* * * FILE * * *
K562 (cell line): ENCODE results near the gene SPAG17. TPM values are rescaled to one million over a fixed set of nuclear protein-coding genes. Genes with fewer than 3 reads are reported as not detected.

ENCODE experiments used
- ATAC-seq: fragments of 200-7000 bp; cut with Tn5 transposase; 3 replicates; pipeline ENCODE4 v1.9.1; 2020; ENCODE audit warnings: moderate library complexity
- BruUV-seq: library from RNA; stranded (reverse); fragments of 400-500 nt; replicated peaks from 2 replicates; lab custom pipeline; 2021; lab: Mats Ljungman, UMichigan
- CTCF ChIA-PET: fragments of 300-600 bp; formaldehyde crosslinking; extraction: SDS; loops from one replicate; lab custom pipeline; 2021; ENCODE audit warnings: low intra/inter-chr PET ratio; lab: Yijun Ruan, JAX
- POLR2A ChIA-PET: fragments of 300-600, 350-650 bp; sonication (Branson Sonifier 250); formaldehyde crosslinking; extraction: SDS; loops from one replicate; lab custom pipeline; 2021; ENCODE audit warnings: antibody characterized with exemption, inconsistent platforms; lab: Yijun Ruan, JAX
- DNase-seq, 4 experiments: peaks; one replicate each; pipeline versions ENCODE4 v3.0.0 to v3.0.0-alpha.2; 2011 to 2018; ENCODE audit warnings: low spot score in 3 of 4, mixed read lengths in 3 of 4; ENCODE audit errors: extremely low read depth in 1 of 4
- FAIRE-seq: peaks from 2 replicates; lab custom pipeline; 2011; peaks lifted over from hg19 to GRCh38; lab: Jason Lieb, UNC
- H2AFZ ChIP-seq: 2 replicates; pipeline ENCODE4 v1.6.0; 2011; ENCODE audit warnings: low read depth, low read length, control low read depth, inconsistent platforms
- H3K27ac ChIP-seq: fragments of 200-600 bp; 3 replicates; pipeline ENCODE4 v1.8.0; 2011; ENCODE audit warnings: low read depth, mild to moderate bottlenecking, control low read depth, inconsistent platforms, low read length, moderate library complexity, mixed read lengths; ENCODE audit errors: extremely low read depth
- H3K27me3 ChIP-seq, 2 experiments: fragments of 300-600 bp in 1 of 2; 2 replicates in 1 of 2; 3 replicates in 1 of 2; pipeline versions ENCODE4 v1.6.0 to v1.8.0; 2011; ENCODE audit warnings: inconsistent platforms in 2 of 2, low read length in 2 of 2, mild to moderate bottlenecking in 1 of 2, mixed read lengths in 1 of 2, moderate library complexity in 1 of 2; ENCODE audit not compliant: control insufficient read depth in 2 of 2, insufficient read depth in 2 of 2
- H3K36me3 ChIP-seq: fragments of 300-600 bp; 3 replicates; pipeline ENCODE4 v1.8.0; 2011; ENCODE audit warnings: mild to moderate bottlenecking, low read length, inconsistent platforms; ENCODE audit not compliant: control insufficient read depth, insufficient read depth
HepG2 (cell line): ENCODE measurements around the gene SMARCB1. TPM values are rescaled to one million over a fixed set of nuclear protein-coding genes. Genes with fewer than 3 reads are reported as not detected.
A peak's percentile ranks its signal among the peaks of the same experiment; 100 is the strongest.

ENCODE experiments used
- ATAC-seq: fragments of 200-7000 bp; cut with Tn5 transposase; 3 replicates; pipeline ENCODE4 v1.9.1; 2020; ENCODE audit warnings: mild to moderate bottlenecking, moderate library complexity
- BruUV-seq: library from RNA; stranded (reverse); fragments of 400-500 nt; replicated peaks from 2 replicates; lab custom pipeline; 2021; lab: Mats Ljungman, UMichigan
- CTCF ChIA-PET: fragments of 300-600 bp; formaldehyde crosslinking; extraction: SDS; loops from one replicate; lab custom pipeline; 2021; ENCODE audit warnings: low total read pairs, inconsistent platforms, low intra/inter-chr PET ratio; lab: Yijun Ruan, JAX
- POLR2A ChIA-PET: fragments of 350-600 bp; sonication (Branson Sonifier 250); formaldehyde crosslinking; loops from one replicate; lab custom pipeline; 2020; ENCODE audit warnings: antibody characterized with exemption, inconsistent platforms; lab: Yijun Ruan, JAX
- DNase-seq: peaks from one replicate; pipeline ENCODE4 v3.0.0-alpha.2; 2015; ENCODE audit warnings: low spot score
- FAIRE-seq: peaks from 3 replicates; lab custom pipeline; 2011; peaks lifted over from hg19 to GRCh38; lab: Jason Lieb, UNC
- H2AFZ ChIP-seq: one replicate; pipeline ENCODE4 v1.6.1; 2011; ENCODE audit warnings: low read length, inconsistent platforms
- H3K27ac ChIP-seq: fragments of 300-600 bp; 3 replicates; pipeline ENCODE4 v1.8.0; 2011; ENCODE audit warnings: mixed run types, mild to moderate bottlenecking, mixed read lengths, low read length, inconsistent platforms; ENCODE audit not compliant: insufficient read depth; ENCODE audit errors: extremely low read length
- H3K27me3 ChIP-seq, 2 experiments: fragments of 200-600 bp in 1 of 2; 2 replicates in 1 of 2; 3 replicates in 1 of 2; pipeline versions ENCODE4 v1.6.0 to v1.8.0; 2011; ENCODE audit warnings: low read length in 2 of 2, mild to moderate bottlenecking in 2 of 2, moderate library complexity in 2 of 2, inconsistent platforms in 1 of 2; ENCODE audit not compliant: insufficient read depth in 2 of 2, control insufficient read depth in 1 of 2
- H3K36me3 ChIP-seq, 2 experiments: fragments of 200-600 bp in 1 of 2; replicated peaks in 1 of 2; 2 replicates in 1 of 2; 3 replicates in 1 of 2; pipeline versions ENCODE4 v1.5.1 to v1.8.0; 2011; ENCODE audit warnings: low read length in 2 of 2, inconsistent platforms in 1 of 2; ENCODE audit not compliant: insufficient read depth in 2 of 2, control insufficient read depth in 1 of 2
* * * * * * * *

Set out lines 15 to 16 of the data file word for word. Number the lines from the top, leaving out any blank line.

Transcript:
ENCODE experiments used
- ATAC-seq: fragments of 200-7000 bp; cut with Tn5 transposase; 3 replicates; pipeline ENCODE4 v1.9.1; 2020; ENCODE audit warnings: mild to moderate bottlenecking, moderate library complexity